Kinney & Levan's Second Location Kinney & Levan moved from 120 W. Superior to the former Morgan & Root Building (third building from right) at 219-221 Bank Street in 1885. The store remained there until its move to Euclid Avenue in 1913. After 1906, the Bank Street address changed to 1427-37 W. 6th Street. Source: Cleveland Public Library Date: 1896
Future Site of Kinney & Levan This photo, one-half of a stereograph card, shows Euclid Avenue in the years before Kinney & Levan pioneered the commercial redevelopment of the section east of East 13th Street. The fountain was in front of the mansion of railroad magnate Selah Chamberlain. The first house visible on the left was that of Chamberlain's easterly neighbor, iron baron Samuel L. Mather. After he moved to a much larger, 43-room mansion at 2605 Euclid in 1910, the Mather family built and leased the building to which Kinney & Levan moved in 1913. Source: Cleveland Public Library Date: ca. 1900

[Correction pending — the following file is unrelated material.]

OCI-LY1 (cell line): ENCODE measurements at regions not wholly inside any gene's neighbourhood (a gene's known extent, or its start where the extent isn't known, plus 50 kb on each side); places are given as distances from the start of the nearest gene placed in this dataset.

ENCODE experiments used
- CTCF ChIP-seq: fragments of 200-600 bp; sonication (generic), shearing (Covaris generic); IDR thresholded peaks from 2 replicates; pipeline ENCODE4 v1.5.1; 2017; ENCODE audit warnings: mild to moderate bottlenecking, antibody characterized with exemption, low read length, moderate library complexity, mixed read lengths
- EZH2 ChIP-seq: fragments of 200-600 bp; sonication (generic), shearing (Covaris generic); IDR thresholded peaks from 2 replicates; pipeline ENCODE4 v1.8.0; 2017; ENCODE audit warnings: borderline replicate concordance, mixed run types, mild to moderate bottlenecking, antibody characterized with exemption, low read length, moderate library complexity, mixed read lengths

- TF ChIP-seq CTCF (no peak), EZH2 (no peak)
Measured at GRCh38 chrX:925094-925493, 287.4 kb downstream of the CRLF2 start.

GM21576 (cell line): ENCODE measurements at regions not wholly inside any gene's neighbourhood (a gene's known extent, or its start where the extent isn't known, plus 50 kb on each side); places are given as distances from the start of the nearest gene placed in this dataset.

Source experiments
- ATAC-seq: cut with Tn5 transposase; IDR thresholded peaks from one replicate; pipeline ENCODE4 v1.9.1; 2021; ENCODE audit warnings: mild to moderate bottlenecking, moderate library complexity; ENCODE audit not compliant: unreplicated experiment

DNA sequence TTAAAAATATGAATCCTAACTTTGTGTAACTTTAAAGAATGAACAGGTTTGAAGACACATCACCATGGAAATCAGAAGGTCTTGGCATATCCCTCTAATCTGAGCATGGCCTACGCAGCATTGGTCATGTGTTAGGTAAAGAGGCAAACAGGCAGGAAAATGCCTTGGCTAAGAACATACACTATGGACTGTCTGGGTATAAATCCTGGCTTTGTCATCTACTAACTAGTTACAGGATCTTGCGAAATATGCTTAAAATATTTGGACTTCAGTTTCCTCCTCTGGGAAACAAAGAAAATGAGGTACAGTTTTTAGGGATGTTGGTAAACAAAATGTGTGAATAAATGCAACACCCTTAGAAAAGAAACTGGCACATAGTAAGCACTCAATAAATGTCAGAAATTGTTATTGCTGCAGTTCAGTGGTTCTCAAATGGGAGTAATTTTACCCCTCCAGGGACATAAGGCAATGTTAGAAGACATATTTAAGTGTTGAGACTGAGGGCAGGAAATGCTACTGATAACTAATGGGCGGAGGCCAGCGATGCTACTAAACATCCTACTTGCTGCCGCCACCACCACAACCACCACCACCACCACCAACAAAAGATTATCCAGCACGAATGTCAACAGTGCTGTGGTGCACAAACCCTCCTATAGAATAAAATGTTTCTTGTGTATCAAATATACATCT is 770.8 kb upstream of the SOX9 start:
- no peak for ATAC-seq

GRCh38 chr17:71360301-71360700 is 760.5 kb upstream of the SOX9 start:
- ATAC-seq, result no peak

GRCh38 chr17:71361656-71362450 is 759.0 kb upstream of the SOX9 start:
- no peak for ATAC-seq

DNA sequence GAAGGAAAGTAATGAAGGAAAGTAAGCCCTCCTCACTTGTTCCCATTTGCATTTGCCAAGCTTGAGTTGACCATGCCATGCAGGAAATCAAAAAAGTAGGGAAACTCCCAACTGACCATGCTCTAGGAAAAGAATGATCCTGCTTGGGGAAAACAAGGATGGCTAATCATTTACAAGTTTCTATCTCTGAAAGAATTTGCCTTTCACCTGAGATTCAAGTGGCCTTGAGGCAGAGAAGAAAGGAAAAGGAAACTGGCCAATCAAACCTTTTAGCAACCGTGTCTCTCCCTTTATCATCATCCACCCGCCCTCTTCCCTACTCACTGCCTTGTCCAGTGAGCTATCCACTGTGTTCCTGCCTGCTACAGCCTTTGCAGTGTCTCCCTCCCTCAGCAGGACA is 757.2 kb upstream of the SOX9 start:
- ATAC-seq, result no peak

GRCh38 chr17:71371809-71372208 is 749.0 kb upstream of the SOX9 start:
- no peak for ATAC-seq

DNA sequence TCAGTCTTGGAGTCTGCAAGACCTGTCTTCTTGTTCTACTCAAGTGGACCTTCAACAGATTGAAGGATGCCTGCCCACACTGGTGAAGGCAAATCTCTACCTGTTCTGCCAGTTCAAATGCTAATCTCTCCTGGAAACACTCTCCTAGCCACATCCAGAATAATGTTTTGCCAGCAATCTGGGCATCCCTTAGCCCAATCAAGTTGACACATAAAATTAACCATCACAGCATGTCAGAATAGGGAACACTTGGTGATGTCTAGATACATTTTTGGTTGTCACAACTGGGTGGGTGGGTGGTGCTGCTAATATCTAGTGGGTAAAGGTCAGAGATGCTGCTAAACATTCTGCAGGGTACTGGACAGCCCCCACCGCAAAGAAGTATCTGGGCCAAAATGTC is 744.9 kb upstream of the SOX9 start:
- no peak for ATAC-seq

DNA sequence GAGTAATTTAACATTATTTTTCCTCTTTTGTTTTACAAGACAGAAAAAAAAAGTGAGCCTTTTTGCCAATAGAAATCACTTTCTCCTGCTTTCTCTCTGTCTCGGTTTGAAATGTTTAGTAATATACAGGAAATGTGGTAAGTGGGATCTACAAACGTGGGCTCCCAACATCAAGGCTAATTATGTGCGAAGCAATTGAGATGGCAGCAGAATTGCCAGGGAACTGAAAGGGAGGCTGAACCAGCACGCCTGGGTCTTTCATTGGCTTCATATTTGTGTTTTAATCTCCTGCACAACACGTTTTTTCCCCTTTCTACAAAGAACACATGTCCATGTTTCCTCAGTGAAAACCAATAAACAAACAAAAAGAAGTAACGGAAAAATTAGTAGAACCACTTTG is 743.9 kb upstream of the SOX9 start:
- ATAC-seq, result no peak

Architectural Drawing of Kinney & Levan Building The front of the building to the right in this view faced Euclid Avenue to the south, while the rear section to the left backed up to Dodge Court on the north. Initially the building was visible on all four sides, but soon the Playhouse Square district developed, framing it on the east and west. Source: Cleveland Public Library Date: ca. 1913
Elliptical Staircase on First Floor This elaborate staircase connected the first floor (at street level along Euclid Avenue) with the basement. Source: "The Work of Walker & Weeks." The Ohio Architect Engineer and Builder. September 1914. New York Public Library.
Wholesale Department The store's wholesale department was located on the second floor. Source: "The Work of Walker & Weeks." The Ohio Architect Engineer and Builder. September 1914. New York Public Library.